Smart Money lists seven ways to stretch charitable gifts as follows:
- Give to the neediest organizations. Charities helping people get by in this tough economy, such as food banks, homeless shelters and utility assistance programs, are getting hit the hardest by a double whammy of fewer donations and rising demand.
- Go beyond cash. Donating your time or unwanted belongings can help charities a lot -- and it won't bust your budget.
- Use sites that offer matching donations.
- Check financial records. With fewer charitable dollars in play, make sure you're giving to a nonprofit that puts more into its programs than its administrative costs.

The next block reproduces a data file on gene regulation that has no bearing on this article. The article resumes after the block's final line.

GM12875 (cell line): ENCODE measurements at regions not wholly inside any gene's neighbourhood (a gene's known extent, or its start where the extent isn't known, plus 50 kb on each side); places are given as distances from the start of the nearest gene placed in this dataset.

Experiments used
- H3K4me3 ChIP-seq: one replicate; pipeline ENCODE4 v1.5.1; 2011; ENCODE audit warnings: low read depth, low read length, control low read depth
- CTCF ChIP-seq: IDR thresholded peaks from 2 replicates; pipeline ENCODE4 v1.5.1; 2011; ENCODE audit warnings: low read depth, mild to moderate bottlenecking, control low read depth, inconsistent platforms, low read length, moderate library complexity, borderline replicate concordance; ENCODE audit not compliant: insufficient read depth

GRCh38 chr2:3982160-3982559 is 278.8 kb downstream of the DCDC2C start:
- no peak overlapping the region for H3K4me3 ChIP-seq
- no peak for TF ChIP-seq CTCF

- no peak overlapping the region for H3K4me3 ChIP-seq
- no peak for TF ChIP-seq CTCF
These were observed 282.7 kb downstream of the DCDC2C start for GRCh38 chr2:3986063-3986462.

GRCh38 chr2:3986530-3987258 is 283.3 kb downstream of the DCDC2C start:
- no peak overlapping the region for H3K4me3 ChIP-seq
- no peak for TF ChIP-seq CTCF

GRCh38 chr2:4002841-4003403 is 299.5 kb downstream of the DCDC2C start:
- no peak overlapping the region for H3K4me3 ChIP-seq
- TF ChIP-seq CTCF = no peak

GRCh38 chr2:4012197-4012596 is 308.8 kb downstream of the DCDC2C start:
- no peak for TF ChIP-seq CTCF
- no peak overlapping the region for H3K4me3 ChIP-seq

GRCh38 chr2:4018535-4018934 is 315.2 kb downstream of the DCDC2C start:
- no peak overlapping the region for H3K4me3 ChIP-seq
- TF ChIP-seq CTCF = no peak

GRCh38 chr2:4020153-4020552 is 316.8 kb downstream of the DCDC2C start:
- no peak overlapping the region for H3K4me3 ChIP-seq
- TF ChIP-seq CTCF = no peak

- Seek reputable outfits. A reputable charity should offer hard numbers regarding the amount of aid distributed as well as, say, number of homes built or winter coats handed out.
- Skip the middlemen. To make sure your entire donation goes where you want it, send money directly to the charity.
- Stay focused. To maximize the impact of your contributions, focus on just one or two charities.
I do work with several non-profits and most of them are saying the same thing: contributions are way down but the demand for their services is way up. We've made a few extra contributions in the past month to help those we see as the neediest, but the need is over-whelming.
If you can afford it, I ask you to consider giving to the charity of your choice this holiday season. If you're reading this, the odds are that you're among the wealthiest people in the world (even if you're "poor" by U.S. standards) and there are a lot of hurting people out there who would appreciate your donation.